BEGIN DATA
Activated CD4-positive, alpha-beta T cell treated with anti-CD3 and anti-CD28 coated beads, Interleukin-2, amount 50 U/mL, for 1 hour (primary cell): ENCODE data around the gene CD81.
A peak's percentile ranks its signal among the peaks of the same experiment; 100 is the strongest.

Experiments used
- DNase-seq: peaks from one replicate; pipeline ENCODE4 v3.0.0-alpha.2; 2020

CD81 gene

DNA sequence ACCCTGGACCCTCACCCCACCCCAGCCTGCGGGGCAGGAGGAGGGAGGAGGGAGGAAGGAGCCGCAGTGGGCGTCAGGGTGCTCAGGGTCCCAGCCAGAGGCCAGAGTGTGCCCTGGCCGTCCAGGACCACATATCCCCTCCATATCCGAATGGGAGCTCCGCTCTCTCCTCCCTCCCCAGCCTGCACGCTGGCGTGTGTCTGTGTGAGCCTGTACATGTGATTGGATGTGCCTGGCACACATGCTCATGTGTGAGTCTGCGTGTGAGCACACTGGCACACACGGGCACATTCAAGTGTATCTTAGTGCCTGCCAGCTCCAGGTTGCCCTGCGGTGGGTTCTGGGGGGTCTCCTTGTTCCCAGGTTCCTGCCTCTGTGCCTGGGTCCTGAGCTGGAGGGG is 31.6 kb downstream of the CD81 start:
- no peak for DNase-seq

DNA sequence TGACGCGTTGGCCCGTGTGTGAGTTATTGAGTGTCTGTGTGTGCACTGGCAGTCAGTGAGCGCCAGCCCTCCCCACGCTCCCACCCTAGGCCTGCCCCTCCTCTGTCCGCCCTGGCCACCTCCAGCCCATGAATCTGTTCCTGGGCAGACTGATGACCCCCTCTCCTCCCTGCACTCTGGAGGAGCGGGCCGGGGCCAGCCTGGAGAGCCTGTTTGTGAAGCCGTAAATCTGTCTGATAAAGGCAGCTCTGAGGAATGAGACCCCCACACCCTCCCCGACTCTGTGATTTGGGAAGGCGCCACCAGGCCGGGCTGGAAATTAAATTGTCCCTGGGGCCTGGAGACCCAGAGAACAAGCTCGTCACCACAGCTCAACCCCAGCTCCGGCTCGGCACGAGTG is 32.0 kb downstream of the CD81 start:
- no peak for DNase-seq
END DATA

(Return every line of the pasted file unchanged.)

Activated CD4-positive, alpha-beta T cell treated with anti-CD3 and anti-CD28 coated beads, Interleukin-2, amount 50 U/mL, for 1 hour (primary cell): ENCODE data around the gene CD81.
A peak's percentile ranks its signal among the peaks of the same experiment; 100 is the strongest.

Experiments used
- DNase-seq: peaks from one replicate; pipeline ENCODE4 v3.0.0-alpha.2; 2020

CD81 gene

DNA sequence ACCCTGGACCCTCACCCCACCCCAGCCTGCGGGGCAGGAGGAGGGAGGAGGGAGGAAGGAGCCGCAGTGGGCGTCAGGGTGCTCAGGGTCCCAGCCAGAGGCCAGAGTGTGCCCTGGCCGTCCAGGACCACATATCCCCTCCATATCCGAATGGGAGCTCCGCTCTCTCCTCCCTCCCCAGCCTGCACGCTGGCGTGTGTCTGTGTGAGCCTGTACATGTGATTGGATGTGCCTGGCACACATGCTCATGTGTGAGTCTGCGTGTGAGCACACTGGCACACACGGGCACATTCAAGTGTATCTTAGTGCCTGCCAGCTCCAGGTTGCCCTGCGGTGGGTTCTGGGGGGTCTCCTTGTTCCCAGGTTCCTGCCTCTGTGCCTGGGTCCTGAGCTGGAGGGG is 31.6 kb downstream of the CD81 start:
- no peak for DNase-seq

DNA sequence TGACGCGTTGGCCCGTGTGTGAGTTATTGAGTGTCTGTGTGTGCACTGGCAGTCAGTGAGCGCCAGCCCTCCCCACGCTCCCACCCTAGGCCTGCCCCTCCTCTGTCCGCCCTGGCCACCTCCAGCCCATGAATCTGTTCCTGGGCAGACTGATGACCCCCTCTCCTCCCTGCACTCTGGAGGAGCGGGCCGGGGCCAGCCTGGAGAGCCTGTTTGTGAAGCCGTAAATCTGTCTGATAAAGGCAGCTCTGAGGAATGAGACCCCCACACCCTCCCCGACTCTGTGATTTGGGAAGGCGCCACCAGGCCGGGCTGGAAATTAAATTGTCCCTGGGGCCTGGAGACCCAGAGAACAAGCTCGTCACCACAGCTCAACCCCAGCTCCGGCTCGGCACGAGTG is 32.0 kb downstream of the CD81 start:
- no peak for DNase-seq